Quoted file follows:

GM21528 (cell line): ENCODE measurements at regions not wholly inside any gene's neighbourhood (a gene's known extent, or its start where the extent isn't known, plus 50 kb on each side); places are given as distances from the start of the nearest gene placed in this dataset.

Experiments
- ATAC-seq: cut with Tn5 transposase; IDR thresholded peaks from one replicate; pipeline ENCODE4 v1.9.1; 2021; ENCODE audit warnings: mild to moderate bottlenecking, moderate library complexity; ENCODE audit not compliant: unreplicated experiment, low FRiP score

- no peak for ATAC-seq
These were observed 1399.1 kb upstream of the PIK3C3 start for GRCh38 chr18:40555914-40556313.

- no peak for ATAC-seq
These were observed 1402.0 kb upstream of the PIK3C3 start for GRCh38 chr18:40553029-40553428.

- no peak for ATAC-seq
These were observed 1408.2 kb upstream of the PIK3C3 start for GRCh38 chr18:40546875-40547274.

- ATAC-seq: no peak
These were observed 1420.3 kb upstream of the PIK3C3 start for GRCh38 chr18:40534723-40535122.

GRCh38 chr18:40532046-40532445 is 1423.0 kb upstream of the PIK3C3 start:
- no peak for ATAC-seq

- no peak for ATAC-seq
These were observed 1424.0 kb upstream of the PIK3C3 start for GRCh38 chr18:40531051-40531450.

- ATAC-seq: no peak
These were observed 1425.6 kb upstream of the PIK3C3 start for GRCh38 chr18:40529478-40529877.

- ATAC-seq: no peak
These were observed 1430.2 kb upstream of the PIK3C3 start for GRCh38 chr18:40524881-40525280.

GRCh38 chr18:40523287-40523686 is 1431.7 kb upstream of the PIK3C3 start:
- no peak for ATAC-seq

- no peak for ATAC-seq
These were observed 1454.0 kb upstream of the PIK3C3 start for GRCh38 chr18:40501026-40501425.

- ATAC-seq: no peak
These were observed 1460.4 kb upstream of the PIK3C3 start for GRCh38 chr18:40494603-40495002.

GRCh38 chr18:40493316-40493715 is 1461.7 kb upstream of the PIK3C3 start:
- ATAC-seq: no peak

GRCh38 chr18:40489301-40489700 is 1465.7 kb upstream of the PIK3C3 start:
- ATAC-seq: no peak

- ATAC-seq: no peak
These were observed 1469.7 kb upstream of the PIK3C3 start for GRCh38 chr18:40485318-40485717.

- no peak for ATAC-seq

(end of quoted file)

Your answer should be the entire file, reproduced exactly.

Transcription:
GM21528 (cell line): ENCODE measurements at regions not wholly inside any gene's neighbourhood (a gene's known extent, or its start where the extent isn't known, plus 50 kb on each side); places are given as distances from the start of the nearest gene placed in this dataset.

Experiments
- ATAC-seq: cut with Tn5 transposase; IDR thresholded peaks from one replicate; pipeline ENCODE4 v1.9.1; 2021; ENCODE audit warnings: mild to moderate bottlenecking, moderate library complexity; ENCODE audit not compliant: unreplicated experiment, low FRiP score

- no peak for ATAC-seq
These were observed 1399.1 kb upstream of the PIK3C3 start for GRCh38 chr18:40555914-40556313.

- no peak for ATAC-seq
These were observed 1402.0 kb upstream of the PIK3C3 start for GRCh38 chr18:40553029-40553428.

- no peak for ATAC-seq
These were observed 1408.2 kb upstream of the PIK3C3 start for GRCh38 chr18:40546875-40547274.

- ATAC-seq: no peak
These were observed 1420.3 kb upstream of the PIK3C3 start for GRCh38 chr18:40534723-40535122.

GRCh38 chr18:40532046-40532445 is 1423.0 kb upstream of the PIK3C3 start:
- no peak for ATAC-seq

- no peak for ATAC-seq
These were observed 1424.0 kb upstream of the PIK3C3 start for GRCh38 chr18:40531051-40531450.

- ATAC-seq: no peak
These were observed 1425.6 kb upstream of the PIK3C3 start for GRCh38 chr18:40529478-40529877.

- ATAC-seq: no peak
These were observed 1430.2 kb upstream of the PIK3C3 start for GRCh38 chr18:40524881-40525280.

GRCh38 chr18:40523287-40523686 is 1431.7 kb upstream of the PIK3C3 start:
- no peak for ATAC-seq

- no peak for ATAC-seq
These were observed 1454.0 kb upstream of the PIK3C3 start for GRCh38 chr18:40501026-40501425.

- ATAC-seq: no peak
These were observed 1460.4 kb upstream of the PIK3C3 start for GRCh38 chr18:40494603-40495002.

GRCh38 chr18:40493316-40493715 is 1461.7 kb upstream of the PIK3C3 start:
- ATAC-seq: no peak

GRCh38 chr18:40489301-40489700 is 1465.7 kb upstream of the PIK3C3 start:
- ATAC-seq: no peak

- ATAC-seq: no peak
These were observed 1469.7 kb upstream of the PIK3C3 start for GRCh38 chr18:40485318-40485717.

- no peak for ATAC-seq